Shooting seascapes in the summer in Santa Cruz (say that 5-times fast) is a tricky thing: the marine layer inhibits sunsets and makes capturing a worthwhile image all the more difficult. I rarely go out to shoot in the summer here, but since some excellent photographer friends of mine were in town, I made a point of going out to shoot with them, and was happy to come home with this shot.
How did I battle the fog and still come home with a nice image? Full details after the jump
Technical Notes on This Shot
3-stop LEE soft GND
Camera Settings and Filter Use
When shooting the ocean I nearly always aim for a shutter speed in the 0.5 – 2 second range because it gives a sense of motion while retaining some form and definition in the water. This is just a personal preference, and just one of many ways to do things. Nevertheless, that’s what I was shooting for (yuk yuk) on this evening. By this point in the evening, the sun had gone down behind the fog bank, so there wasn’t too much ambient light to deal with. So with a shutter speed of ~1 second as my goal and by using the built in light meter of my camera and chimping until I got a foreground exposure that looked right, I settled on the settings you see above. In theory I could’ve used ISO 200 (one stop higher than ISO 100) because it provides the highest capturable dynamic range on the D300, but in order to maintain the shutter speed I wanted, I would have had to stop down to f/14 (one stop lower than f/10). Both would provide the same exposure with the same shutter speed, but since I was using a 3-stop filter and I was shooting into the wind, I wanted to de-focus any sea-spray drops that landed on the filter as much as possible. Shooting at f/10 versus f/14 helped me do that.
Then in order to balance the sky with the foreground, I used a LEE 3-stop soft GND at a slight angle with the full density beginning just along the edges of the bluff.
Composition and Timing
Because of the unpredictable nature of the ocean, composing seascapes can sometimes be a tricky thing. Depending on what the waves are doing in your shot, the balance and feel of your comp can change dramatically from frame to frame. So I always try to pre-visualize the final look that I want and compose around that idea. In this shot I wanted to capture the waves pulling away from the rocks in the foreground so I watched the surf for a little while to get a feel for its behavior, then I got to work composing.
First of all I used the rule of thirds to place my horizon about a third of the way down the frame in order to give the bulk of the photo over to the cool rocks in the foreground. Then I got down fairly low (maybe 3 feet off the sand) to get a more up close and personal feel. The most important aspect of this comp was arranging the rocks. Just based on where I was standing the rocks kind swept away from me out toward the horizon. In this kind of situation you have two important considerations: where you want the closest rocks to appear in your frame, and where you want the farthest rocks to appear in your frame. This allows you to direct your viewer’s attention exactly where you want through the image. And if you’re unsure of what to do, you can almost always fall back on the ol’ rule of thirds, which is pretty much all I did here. If you imagine a central point to all the rocks on the right-hand-side in the foreground, you can see that it lies pretty close to the 1/3 point in the lower RHS. I then finessed the location of my camera and the direction it was pointing until the farthest rocks lay roughly on the 1/3 point on the upper LHS. Note also that this is where the brightest, and most attention-getting part of the sky is. This is not a coincidence. 🙂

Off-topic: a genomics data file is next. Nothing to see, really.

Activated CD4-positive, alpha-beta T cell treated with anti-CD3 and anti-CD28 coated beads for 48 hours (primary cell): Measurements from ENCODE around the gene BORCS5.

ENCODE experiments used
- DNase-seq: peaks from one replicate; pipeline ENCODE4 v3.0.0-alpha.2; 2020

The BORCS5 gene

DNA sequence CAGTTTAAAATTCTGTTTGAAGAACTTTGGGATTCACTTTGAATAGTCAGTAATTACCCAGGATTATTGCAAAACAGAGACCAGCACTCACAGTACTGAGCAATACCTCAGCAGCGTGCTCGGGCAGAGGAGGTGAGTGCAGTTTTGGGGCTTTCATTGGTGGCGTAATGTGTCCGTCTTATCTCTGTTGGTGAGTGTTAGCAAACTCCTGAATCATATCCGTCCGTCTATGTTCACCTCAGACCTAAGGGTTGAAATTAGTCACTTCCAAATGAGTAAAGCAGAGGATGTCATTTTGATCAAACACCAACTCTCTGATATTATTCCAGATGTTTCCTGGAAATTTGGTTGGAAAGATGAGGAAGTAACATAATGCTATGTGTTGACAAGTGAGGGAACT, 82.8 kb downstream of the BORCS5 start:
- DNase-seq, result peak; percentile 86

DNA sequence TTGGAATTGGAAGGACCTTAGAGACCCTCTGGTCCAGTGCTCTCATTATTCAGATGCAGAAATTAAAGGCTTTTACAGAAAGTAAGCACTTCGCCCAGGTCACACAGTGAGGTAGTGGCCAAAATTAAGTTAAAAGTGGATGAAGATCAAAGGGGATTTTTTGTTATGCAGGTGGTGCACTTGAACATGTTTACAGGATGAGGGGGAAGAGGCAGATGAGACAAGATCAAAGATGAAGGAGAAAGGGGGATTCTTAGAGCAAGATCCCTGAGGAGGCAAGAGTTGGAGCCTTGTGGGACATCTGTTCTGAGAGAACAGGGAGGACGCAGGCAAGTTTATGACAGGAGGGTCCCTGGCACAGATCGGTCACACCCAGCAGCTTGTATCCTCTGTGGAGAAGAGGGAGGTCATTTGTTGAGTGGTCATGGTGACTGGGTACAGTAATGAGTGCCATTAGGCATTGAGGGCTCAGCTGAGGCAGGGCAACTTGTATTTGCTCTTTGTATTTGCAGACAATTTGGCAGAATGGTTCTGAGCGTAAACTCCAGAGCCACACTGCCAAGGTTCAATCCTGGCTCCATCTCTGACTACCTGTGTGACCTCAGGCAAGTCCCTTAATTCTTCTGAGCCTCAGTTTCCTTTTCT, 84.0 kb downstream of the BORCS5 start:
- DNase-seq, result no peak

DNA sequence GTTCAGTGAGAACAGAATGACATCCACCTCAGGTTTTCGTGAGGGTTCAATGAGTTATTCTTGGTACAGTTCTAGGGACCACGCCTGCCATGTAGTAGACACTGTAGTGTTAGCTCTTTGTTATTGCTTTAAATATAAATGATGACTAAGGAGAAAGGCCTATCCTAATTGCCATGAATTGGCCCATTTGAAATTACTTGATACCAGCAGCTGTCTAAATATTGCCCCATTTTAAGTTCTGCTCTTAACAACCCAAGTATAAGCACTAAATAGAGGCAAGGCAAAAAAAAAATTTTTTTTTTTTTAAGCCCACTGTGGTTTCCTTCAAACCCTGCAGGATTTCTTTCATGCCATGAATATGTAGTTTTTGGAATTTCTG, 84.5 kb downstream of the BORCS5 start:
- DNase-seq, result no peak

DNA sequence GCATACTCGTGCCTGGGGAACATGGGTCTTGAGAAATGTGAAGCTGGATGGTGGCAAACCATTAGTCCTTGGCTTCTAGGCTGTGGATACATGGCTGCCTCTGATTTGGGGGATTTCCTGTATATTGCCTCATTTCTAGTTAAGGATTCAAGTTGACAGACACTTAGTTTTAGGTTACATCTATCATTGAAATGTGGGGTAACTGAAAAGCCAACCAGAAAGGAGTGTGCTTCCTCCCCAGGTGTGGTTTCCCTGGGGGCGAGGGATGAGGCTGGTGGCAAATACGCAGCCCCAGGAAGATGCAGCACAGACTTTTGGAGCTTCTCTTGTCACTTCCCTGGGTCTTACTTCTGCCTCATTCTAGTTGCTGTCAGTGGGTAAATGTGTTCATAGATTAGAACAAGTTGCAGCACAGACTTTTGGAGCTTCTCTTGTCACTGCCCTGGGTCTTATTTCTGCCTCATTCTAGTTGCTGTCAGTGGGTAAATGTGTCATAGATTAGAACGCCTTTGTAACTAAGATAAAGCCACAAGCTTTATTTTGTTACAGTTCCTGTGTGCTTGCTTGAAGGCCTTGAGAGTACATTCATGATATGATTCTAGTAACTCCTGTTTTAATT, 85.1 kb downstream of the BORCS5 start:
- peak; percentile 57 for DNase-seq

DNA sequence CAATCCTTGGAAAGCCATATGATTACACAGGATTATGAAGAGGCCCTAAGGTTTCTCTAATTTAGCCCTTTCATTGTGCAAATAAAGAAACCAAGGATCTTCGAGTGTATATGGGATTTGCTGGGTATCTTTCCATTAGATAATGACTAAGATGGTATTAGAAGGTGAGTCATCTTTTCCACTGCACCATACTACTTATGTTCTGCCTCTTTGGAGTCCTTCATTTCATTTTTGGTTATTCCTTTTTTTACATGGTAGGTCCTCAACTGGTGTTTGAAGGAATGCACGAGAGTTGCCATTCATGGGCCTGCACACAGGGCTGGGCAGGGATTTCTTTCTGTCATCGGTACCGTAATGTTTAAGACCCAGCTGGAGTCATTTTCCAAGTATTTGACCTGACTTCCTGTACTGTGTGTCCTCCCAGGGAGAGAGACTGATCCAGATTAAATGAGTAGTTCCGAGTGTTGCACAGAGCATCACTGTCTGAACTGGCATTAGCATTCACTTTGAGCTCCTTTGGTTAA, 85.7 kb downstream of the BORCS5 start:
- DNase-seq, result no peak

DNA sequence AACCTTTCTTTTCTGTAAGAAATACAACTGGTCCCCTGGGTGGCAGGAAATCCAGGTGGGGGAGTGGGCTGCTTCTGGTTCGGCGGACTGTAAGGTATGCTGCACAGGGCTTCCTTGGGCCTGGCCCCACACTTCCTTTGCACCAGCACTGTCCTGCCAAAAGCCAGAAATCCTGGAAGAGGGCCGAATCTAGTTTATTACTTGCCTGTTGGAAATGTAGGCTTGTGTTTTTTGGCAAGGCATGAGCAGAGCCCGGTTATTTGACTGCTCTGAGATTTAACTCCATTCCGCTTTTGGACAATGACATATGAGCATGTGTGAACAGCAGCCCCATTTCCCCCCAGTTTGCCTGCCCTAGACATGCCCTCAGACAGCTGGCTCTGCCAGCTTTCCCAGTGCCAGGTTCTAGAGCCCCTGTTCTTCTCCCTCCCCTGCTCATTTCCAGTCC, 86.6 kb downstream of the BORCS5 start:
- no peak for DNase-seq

Once my composition was locked in, I simply waited for the right wave to roll in, and this one was just about perfect: less water and the streaks would feel more like an after thought in the images. More water and the wash would start obscuring the rocks on the RHS of my frame and possible mess up the balance of the comp. As for timing, I waited until the wave came up the beach, paused at its apex, and then just as it started to swirl back down the sand I snapped the shot.
Once I got home and reviewed my images I realized that the 3-stop GND wan’t dense enough to provide as much rich color in the sky as I would’ve liked, so I decided to process the raw file twice (once for the sky and once for the foreground) and then blend them together.
For the sky, in the raw converter I pulled the exposure down about 1/3 stop and then used a curves adjustment to drop the midtones and highlights to deepen the glow. I then did some local brightness adjustments to bring the cliffs back up out of the deepening shadows I had created by dimming the image. I also warmed up the shot a little bit for two reasons: 1) in low light my D300 tends to shoot cool (actually most cameras do for reasons I won’t go into here), and 2) a warmer WB helped the coloration of the image out immensely.
I pretty much left the foreground alone, except for a slight curves adjustment for added global contrast and some localized contrast adjustments to add texture and glow to the water streaks.
I exported both to Photoshop and did some selective sharpening for the rocks and the cliffs then I combined the sky and foreground images with a vector mask with a gradient blend and some high-radius, low-opacity brushing to get rid of the grad line.
And that’s the scoop on this one. Until next time!
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